Should we adopt imported rescue dogs?

Jun 7 / Gemma Sheppard
Why do people adopt internationally?

Most people get a dog due to the desire for companionship or increased exercise. (1)
A questionnaire distributed to over 3,000 owners of imported rescue dogs in 2020, found that the primary reason for overseas adoption was the adopters desire to help a specific dog they had seen advertised on social media. Other respondents said they adopted from abroad because they had not been accepted by UK rescues. (2)

UK rescue centres

Around 10% of dogs in UK rescue centres are euthanased (put to sleep) annually, despite there being a demand for around 850,000 dogs a year. In a qualitative analysis, Griffin and colleagues found there are 31 reasons a potential adopter could be rejected and only 8 of these reasons have scientific supporting evidence. This could suggest that the criteria for adoption is too strict in the UK, forcing people to look for alternatives in other countries. (3)

The law

There are 2 pieces of legislation which are relevant to the import of rescue dogs from abroad: the Pet Travel Scheme and the Balai directive. The PTS legislation should only be used for animals who are travelling with their owners, not animals who will be changing ownership and definitely not animals who are travelling for commercial gain. Under the PTS, dogs are only required to have a rabies vaccine or test (depending on the country of origin), health certificate and microchip. The Balai directive has much more thorough requirements. Approximately 300,000 dogs are imported under the PTS annually compared to only around 30,000 under the Balai directive (2).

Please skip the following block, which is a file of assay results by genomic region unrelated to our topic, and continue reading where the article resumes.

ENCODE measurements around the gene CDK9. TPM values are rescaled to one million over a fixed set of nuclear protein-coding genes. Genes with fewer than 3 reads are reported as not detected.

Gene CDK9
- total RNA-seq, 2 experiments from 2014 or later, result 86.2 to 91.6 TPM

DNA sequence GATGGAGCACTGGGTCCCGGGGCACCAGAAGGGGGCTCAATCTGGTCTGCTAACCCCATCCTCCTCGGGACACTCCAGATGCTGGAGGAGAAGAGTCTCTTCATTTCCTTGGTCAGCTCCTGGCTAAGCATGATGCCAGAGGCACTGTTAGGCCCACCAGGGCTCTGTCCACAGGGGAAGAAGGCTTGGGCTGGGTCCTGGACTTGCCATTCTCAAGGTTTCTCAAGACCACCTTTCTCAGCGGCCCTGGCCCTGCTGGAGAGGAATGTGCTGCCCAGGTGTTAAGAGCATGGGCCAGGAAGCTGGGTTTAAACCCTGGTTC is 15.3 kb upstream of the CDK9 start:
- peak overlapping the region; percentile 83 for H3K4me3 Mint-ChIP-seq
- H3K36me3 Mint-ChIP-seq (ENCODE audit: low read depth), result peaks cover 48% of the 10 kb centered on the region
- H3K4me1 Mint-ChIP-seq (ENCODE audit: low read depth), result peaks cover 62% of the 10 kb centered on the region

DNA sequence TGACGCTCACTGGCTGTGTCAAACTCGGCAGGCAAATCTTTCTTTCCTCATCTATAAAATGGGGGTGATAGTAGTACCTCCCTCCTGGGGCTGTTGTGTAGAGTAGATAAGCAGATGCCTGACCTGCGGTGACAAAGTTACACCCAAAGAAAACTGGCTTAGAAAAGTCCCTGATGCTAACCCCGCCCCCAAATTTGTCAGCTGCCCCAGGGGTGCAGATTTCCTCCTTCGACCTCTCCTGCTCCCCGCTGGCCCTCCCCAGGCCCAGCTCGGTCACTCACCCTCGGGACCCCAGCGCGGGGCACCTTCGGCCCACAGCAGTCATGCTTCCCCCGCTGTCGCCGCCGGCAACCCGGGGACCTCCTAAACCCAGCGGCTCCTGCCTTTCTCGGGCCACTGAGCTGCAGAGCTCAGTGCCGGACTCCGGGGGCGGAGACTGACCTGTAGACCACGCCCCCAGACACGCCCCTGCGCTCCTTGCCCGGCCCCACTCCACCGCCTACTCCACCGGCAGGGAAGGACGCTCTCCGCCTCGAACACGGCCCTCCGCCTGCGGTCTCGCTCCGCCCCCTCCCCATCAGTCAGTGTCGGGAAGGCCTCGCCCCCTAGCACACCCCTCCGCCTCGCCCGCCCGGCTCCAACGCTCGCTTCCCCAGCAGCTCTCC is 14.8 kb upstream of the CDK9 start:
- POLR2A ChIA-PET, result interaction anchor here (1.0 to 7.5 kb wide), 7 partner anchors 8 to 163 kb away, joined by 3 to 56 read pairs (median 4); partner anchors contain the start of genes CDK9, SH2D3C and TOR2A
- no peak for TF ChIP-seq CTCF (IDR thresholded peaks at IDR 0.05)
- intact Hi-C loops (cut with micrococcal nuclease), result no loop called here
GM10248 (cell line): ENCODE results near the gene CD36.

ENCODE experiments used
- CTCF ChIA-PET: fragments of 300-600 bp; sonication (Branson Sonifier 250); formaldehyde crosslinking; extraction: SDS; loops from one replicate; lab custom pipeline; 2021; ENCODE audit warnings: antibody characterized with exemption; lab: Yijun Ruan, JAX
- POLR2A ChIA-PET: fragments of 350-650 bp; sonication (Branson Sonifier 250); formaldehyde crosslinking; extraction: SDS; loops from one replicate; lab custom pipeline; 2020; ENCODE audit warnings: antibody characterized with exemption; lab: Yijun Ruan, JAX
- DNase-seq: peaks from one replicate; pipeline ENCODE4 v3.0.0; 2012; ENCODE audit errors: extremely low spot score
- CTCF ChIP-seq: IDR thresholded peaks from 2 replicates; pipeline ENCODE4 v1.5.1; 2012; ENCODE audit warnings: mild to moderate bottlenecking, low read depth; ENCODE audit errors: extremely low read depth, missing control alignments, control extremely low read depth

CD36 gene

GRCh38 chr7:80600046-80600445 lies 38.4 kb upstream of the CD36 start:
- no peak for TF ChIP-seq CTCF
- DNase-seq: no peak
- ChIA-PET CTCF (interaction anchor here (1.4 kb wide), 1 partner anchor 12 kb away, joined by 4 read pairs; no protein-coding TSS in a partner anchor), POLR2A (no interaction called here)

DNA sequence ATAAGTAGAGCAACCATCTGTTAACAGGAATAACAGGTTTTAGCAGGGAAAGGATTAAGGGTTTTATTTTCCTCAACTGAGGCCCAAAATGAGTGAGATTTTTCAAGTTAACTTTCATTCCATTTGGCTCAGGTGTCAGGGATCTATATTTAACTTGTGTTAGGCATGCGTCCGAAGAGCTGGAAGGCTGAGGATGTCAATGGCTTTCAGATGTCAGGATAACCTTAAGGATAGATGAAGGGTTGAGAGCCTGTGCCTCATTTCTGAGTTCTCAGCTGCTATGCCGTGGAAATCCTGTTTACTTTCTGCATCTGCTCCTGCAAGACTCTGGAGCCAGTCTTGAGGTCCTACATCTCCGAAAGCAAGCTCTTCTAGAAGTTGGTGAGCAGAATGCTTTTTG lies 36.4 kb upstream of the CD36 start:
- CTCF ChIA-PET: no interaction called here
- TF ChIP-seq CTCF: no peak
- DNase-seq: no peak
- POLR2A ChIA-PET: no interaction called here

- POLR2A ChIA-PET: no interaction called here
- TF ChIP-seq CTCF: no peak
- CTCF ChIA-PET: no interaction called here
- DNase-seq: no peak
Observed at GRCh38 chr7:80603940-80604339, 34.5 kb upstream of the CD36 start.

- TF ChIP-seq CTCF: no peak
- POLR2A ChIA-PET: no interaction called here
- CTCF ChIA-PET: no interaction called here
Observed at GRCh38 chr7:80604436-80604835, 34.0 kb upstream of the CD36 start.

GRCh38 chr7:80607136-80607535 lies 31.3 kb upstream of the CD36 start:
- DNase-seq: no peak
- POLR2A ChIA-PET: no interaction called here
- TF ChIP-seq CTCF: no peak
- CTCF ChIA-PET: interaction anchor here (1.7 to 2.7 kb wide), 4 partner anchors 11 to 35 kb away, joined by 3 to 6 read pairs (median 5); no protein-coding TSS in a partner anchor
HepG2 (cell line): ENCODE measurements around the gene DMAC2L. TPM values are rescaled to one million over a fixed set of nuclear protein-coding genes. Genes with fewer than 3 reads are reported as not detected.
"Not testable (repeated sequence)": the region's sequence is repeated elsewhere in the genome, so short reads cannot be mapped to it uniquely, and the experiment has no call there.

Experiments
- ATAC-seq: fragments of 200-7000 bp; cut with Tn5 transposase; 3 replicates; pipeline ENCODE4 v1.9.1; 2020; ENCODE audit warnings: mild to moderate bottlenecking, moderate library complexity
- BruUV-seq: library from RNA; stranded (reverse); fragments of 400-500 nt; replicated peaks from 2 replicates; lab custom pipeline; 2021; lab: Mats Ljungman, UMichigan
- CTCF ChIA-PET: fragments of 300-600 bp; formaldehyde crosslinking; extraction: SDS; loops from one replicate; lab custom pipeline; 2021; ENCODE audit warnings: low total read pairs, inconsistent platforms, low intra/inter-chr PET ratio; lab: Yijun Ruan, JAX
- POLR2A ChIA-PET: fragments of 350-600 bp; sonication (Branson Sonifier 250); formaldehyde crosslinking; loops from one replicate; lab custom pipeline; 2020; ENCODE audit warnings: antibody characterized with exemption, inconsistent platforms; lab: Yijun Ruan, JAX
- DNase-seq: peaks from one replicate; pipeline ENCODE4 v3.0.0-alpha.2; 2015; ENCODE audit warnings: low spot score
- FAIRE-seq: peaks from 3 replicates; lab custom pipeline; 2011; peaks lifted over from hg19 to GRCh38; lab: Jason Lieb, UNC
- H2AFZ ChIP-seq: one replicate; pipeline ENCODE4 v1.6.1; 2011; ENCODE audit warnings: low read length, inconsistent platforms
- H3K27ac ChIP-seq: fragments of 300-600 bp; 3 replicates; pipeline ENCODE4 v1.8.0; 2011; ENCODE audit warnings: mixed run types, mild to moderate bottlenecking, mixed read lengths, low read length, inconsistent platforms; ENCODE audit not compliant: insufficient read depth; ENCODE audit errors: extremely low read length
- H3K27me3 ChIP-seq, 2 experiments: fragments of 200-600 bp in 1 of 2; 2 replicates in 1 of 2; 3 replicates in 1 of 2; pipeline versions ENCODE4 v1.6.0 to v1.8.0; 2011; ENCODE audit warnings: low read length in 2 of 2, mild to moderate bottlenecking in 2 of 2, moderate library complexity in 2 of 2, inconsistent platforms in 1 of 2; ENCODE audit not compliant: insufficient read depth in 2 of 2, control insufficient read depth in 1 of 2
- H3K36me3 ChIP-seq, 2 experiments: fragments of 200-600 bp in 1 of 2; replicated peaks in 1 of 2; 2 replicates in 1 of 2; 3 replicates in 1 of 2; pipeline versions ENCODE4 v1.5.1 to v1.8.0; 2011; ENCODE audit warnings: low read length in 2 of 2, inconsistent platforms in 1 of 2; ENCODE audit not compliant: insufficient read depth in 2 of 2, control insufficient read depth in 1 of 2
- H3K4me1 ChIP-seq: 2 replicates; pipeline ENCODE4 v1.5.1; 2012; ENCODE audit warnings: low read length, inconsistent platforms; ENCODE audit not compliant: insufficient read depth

Disease risks

As with any live importation, there are disease risks which may impact the biosecurity of the UK. Although rescue dogs should be imported under the Balai directive if they are going to change ownership, they are often imported under the less stringent PTS legislation. This means the only testing requirement is for rabies. A disease which is not endemic to the UK, Brucella Canis, has recently caused some concerns as this is zoonotic, meaning it can be passed from animals to humans. (4) Despite the risk being considered as very low, many veterinary surgeries in the UK will advise the owners of dogs testing positive for Brucella to be put to sleep. It is important for owners to know it is ultimately their decision. Additionally, rabies, echinococcosis, leishmania and some parasites could also be translocated by the importation of foreign pathogens. (5)

Behavioural issues

Behavioural concerns are the most commonly reported reason for relinquishment of rescue dogs. (6) In general, rescue dogs show more behavioural issues than non-rescues, but there is no conclusive evidence to suggest that imported rescues have more behavioral issues than domestic rescues. (7) As you would expect, imported dogs will often need a period of a few months to decompress after travel and adjust to their new life. Additionally, dogs who have previously been free-roaming are likely to show different behaviours than those who have always been kept inside a home. (8)

Holland et al., 2022. DOI:
Norman et al., 2020. DOI: 10.1136/vr.105380
Griffin et al., 2020. DOI:,dogs%2C%20the%20risk%20is%20low. 
Fooks and Johnson, 2014 DOI
Diesel et al., 2005 DOI:
Rentzell et al., 2022 DOI:
Demirbas et al., 2014 DOI:


Whether you want to pursue adoption of an imported rescue dog is entirely your decision. Like with any animal adoption, be sure to conduct thorough research into the organisation you are adopting from, as well as the potential risks of bringing in a dog from abroad. From a personal perspective, I imported my rescue dog after spending nearly 4 years living abroad under the PTS legislation. I was not aware of the Brucella testing requirements or I would have had him tested before bringing him here. We are working with a behaviourist to help him adapt to his new life in the best way possible, which is something all adoptive dog parents should be prepared to do. I can say, it is incredibly rewarding knowing I have been able to give him a substantially better quality of life in the UK, than he ever could have achieved in Vietnam.